If you are a small company with a small network and around 50 devices, the degree of network automation that you need could be quite minimal. All you need is to automate day-to-day manual mundane tasks with Chef, Ansible or Puppet. The automation is rudimentary and not fully fleshed-out. It works in silos with bits and pieces of automation sprinkled across your network.
If your network is bigger with a wide variety of multi-vendor devices, basic automation may not be enough. Integrating Python, Ansible with NetBox and other apt tools, you could manage to create a single source-of-truth. You can effectively manage device configurations, enforce some compliance policies, and simplify device on-boarding processes with the automation framework. Wielding this, you may even have some partially automated software image-upgrades on your devices. Your framework is also well armed to collect and display interesting information from your devices.
Your automation is at a much more advanced stage. It’s not a point-and-shoot framework. Instead, it’s strategic and you have a firm grasp of technologies. The framework is intelligent, transaction-based and stateful. Your framework- which already packs the capability to monitor and collect tens and hundreds of devices – is now strengthened enough to display interesting information, as well as to alert and notify you in case of any issues. The entire automation platform is customizable through APIs and extensible through SDKs. You can now integrate the platform to any of your ticketing/billing/ITSM solutions such as ServiceNow, Jira, or BMC Ready. You can even integrate these new contours with existing pointed automation scripts.
The network automation framework is future-proof and armed with cutting-edge technologies. You integrate workflow, approval flows, and multi-tenancy into your automation suite. You implement technologies such as intent-based networking and closed-loop automation to eliminate any human errors further while also enforcing compliance and configuration management. You can define intents declaratively – and the platform will convert it into actions.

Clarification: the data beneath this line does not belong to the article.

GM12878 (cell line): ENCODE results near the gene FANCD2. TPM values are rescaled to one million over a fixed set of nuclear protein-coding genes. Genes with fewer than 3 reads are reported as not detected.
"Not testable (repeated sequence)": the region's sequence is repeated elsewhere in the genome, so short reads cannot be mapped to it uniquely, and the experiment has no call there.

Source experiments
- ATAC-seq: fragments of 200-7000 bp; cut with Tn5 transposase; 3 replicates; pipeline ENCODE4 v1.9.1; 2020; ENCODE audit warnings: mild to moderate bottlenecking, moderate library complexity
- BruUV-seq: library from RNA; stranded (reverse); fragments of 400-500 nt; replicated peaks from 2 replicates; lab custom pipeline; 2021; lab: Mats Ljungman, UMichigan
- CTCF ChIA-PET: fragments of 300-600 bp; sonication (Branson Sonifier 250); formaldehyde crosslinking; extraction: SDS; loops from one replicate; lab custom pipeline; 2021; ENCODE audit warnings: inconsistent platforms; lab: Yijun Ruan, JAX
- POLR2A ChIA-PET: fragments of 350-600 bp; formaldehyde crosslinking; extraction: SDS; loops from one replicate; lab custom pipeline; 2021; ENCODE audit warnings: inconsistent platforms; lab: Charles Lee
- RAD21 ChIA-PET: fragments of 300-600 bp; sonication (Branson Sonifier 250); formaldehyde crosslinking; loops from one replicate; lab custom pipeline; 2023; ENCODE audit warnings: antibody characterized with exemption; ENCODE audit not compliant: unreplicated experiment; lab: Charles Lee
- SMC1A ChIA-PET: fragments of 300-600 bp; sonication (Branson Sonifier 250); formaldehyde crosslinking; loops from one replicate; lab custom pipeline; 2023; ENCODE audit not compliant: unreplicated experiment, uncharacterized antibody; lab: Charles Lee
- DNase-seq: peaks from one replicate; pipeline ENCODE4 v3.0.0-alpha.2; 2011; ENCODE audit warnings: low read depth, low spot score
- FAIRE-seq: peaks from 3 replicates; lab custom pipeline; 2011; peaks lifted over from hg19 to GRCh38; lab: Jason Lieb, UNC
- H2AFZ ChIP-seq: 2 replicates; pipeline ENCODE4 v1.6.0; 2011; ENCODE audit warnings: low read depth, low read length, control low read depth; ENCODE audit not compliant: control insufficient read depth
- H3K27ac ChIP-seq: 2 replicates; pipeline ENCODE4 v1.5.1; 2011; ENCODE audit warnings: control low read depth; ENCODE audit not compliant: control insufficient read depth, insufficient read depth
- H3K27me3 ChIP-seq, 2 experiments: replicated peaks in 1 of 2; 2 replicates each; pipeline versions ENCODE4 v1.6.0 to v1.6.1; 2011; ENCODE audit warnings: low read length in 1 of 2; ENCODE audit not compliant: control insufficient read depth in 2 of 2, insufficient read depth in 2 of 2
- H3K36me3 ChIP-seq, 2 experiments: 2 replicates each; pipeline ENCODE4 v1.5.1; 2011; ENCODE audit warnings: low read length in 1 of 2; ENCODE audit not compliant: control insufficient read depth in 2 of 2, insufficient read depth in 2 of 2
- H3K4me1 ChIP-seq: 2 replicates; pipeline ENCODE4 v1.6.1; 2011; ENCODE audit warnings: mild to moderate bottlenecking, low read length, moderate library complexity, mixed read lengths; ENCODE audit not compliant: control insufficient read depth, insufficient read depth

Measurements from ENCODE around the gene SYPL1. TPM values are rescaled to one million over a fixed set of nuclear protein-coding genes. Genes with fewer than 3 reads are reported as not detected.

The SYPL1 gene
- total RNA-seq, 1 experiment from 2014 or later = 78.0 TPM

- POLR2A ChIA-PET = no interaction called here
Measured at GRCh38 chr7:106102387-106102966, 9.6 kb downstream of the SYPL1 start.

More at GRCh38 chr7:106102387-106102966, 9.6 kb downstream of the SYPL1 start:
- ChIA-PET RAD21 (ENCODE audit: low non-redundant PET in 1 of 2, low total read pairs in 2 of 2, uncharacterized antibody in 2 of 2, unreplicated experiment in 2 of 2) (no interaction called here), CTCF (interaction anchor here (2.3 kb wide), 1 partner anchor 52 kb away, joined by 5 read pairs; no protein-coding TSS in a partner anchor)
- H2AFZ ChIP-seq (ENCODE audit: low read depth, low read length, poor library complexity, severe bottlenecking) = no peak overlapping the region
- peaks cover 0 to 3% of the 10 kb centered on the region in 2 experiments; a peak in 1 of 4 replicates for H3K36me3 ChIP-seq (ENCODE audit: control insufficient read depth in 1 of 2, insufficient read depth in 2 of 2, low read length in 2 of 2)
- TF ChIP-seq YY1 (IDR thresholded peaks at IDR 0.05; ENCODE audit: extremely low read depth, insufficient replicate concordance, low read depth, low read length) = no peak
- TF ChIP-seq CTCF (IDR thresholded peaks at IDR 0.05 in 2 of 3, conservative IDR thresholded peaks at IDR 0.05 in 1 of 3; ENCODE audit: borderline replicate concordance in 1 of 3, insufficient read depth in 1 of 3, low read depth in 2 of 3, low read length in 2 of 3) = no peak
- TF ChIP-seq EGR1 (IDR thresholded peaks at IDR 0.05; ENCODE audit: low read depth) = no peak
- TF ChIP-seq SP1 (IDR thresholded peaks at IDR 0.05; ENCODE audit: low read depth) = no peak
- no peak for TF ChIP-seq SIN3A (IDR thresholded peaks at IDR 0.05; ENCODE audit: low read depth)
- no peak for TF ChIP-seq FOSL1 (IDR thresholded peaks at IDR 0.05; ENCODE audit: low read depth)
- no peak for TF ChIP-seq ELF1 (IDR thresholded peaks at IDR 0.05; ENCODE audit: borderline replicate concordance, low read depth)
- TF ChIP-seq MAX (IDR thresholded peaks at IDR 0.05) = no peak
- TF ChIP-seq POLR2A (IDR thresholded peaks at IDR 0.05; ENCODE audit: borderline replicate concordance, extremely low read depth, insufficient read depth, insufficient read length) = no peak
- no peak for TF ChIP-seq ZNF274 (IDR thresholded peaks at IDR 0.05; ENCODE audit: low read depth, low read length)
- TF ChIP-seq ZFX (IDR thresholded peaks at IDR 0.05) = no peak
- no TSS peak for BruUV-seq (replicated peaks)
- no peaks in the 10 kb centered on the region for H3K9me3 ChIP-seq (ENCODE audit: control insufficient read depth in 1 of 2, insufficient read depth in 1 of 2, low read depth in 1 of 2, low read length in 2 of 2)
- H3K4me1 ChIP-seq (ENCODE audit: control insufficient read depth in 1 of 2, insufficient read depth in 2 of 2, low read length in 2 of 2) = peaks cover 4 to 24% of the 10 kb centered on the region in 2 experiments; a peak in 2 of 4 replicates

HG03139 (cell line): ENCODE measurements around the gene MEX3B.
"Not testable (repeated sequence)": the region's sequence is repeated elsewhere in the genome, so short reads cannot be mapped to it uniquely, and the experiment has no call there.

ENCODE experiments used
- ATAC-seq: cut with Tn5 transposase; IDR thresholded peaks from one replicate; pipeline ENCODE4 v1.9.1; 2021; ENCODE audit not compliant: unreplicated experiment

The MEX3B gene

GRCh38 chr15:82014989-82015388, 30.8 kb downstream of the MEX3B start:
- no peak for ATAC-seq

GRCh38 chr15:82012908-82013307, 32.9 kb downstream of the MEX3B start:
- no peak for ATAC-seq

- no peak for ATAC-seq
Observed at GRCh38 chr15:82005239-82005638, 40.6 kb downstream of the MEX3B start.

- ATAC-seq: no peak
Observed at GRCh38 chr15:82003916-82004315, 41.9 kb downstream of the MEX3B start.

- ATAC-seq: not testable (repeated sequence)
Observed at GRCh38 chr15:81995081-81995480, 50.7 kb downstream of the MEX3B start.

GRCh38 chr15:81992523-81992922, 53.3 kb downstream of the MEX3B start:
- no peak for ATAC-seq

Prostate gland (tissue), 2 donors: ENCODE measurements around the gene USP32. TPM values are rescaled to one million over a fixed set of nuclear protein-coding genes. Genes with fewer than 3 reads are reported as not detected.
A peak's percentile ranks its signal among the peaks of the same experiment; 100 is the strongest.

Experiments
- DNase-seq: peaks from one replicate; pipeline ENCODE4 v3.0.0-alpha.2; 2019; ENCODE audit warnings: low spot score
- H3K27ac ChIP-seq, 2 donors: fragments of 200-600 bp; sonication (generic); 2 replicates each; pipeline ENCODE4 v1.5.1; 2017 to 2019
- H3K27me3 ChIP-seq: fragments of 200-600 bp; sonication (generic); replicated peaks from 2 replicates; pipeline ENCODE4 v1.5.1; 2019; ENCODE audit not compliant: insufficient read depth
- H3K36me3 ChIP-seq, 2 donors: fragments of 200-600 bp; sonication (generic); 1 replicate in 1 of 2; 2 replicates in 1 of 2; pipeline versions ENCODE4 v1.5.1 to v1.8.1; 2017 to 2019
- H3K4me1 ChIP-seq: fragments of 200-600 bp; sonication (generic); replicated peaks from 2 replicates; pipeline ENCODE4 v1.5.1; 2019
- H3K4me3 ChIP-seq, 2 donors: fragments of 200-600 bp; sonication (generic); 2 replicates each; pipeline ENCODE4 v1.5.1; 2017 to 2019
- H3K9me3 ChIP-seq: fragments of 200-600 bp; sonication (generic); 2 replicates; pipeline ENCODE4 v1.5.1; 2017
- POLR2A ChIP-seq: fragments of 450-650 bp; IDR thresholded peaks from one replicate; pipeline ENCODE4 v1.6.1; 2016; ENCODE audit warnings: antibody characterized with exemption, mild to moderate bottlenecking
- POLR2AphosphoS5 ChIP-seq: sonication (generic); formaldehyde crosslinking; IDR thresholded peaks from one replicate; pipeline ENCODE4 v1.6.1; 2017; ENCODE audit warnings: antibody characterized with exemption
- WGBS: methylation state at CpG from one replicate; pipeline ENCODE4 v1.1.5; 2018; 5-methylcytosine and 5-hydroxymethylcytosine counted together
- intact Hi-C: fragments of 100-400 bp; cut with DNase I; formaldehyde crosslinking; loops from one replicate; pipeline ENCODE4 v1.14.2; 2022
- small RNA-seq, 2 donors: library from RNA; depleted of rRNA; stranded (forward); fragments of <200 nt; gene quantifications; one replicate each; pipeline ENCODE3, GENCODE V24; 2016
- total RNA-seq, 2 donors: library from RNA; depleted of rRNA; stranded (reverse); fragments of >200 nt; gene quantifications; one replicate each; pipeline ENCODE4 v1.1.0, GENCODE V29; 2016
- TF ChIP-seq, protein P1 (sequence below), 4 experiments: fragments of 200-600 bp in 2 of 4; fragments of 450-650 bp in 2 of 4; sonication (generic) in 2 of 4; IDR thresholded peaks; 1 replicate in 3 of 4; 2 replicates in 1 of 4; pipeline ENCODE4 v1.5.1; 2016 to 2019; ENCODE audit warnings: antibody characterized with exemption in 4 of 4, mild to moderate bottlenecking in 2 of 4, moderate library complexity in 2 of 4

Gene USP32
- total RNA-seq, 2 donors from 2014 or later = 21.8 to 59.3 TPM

With support for a large variety of devices across numerous vendors, you are liberated from all worries about low-level configurations – the automation framework takes care of all that legwork and hassle. You confine yourself to the upper-crust work – like defining and creating policies and methods of procedures. The automation gains derived here bolster you with extensive in-depth analytics to monitor your entire network.
Supports 150+ platforms across 45+ vendors. ATOM platform is horizontally-scalable and supports thousands of devices with a single instance.
Provides an intuitive graphical-interface to design, develop and execute complex or straightforward network operations and procedures.
Collects streaming telemetry and provides meaningful insights on the network. Collected data can be used to define metrics and corrective actions can be undertaken to preserve network state.
Enforces compliance around-the-clock by automatically detecting violations and taking corrective actions. The platform regularly archives and preserves configuration on devices
It depends on what level of automation you are currently in. To achieve complete automation, a beginner may take 2-3 years; while an Expert may take around 6-9 months.
As few as possible. It becomes increasingly difficult to use, manage and maintain a large number of tools. You should aim to reduce the number of tools by installing feature-rich solutions covering most of your requirements.
Smaller networks might be amenable to an internally-developed automation solution, but maintenance and future-scalability areas are still at risk. On the other hand, larger, and more extensive multi-vendor and multi-domain networks will benefit greatly from a packaged, microservices-based automation solution.
The following checklist might provide insight into determining the fit of a packaged solution:
1. Is there a need to automate more than 500 devices on a given network?
2. Are there more than 2 vendors in a given network?
3. Do network operations need to be tied to business operations? i.e. integration of network workflows with ServiceNow/Jira, etc.
4. Is a single pane-of-glass desired to manage a given network, or can it be managed with multiple, distributed interfaces?
5. Is efficient provisioning required to effectively scale an automation framework as a network grows?
6. Are network enhancement and future-proofing parts of a long-term objective?
Any automation framework becomes sustainable, long-term and advantageous only when the right vendor supports it. You do not have to look for the brochures but for the outcomes.
Look for the following while selecting the automation vendor 1. Ease of doing business
2. Expertise in automation
3. Flexibility in pricing
4. Testimonials and reviews
5. Depth of post-sales support